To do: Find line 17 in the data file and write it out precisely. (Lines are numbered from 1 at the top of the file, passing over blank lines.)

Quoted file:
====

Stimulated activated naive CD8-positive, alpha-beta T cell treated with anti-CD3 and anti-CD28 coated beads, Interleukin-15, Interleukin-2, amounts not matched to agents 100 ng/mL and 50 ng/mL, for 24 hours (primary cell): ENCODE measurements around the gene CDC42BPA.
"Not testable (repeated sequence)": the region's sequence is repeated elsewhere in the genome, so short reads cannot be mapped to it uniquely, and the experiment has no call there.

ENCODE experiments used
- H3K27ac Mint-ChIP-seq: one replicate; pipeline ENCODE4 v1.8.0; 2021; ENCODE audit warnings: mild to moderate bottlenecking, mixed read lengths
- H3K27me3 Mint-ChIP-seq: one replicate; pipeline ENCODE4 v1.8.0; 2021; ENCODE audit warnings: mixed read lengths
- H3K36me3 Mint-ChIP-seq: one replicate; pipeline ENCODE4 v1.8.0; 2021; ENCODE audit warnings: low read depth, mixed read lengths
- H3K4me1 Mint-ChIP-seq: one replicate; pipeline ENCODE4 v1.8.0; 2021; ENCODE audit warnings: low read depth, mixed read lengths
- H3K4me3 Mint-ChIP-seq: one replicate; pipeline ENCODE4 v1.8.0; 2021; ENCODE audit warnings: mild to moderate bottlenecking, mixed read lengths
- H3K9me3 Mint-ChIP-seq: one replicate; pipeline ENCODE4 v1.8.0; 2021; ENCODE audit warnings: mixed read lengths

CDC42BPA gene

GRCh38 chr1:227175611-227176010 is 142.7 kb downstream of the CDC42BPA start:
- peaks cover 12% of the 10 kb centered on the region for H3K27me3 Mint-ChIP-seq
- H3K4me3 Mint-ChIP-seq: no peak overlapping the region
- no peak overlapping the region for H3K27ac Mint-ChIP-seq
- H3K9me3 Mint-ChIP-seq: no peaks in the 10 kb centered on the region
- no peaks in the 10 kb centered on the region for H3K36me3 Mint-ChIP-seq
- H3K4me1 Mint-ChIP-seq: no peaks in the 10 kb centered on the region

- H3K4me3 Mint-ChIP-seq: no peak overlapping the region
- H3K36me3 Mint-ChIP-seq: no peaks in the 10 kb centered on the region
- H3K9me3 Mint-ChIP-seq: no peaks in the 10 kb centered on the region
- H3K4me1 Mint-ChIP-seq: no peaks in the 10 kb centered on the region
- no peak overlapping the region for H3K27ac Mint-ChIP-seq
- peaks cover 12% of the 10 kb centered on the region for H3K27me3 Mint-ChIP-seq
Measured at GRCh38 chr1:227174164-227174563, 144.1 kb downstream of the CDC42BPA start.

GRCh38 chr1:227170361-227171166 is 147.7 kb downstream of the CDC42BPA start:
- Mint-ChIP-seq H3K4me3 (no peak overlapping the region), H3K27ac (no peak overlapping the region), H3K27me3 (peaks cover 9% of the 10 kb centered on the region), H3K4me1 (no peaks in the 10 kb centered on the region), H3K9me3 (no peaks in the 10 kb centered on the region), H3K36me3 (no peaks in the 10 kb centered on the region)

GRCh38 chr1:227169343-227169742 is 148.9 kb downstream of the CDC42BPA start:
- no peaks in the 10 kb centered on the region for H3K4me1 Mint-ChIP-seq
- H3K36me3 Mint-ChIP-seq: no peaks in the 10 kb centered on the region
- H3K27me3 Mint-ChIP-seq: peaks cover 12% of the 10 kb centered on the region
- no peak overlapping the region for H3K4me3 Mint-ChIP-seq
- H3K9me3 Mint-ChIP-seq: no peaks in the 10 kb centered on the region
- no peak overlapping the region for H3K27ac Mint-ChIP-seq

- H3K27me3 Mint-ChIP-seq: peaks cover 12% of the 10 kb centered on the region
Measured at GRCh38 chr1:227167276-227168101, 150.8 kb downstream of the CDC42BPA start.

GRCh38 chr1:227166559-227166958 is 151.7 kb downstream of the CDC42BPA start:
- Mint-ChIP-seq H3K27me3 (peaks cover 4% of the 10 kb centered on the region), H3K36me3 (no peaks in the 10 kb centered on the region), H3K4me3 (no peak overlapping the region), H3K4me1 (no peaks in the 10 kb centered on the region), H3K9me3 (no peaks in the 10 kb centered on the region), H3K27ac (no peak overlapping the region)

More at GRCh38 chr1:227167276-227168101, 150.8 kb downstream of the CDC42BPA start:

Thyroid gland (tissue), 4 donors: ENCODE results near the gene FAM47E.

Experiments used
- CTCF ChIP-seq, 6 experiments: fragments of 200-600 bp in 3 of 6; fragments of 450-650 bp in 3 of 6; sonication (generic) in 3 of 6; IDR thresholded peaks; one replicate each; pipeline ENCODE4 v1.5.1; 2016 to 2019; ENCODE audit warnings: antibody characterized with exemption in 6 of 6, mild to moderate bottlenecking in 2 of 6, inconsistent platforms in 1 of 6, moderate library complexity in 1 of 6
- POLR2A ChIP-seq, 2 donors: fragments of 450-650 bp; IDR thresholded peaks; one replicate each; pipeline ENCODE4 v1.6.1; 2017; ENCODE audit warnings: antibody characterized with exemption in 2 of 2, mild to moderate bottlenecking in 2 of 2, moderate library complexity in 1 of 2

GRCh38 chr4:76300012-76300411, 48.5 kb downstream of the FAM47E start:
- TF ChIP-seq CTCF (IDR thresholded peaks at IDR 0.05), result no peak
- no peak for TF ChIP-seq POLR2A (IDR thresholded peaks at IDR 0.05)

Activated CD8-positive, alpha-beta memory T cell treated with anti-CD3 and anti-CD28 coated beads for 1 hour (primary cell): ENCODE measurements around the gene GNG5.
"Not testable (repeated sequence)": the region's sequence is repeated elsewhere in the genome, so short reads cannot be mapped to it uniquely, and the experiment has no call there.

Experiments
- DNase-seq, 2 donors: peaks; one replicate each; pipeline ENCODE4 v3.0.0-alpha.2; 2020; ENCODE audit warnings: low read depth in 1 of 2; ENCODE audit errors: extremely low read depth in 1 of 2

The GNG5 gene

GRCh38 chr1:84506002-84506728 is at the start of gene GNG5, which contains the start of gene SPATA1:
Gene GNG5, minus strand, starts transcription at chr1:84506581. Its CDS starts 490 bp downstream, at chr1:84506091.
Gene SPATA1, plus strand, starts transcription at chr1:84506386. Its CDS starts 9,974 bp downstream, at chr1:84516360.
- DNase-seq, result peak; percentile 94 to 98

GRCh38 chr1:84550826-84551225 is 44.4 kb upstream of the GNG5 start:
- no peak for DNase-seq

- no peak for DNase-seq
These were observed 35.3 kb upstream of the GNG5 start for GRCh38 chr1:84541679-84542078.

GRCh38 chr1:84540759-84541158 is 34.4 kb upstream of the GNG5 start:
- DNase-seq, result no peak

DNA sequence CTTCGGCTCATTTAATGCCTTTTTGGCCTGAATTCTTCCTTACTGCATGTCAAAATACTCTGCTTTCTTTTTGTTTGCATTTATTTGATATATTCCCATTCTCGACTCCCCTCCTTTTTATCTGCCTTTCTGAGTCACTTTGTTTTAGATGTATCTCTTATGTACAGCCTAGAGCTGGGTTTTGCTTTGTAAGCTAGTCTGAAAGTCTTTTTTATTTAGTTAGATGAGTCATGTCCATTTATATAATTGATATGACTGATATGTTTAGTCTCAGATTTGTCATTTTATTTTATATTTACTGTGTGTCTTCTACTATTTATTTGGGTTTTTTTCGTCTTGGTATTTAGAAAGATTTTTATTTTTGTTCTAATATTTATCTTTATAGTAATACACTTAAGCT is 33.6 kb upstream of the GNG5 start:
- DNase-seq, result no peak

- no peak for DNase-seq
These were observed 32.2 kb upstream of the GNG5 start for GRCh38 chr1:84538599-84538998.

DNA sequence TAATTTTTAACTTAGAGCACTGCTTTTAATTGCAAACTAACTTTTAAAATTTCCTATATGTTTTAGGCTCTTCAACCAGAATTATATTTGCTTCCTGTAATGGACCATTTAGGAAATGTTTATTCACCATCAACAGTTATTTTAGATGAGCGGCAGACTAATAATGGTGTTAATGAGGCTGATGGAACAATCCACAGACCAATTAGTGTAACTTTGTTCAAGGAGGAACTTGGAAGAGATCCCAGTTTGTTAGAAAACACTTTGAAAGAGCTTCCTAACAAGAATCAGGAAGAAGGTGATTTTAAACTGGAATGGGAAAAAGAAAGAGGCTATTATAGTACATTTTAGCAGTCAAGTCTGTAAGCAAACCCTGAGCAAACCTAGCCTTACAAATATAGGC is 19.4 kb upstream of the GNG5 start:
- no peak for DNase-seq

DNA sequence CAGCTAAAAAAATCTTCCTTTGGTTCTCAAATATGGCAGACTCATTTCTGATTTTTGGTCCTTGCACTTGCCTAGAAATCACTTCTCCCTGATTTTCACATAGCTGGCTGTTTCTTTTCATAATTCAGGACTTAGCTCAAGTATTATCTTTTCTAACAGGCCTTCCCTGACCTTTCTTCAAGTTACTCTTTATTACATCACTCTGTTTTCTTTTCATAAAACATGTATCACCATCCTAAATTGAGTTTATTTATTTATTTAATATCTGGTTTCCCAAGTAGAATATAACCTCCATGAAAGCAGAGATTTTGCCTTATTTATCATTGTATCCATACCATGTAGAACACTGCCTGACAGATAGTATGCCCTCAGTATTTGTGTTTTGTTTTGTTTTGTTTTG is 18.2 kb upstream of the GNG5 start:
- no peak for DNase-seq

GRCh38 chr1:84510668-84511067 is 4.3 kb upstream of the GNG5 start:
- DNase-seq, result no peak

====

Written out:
- H3K4me1 Mint-ChIP-seq: no peaks in the 10 kb centered on the region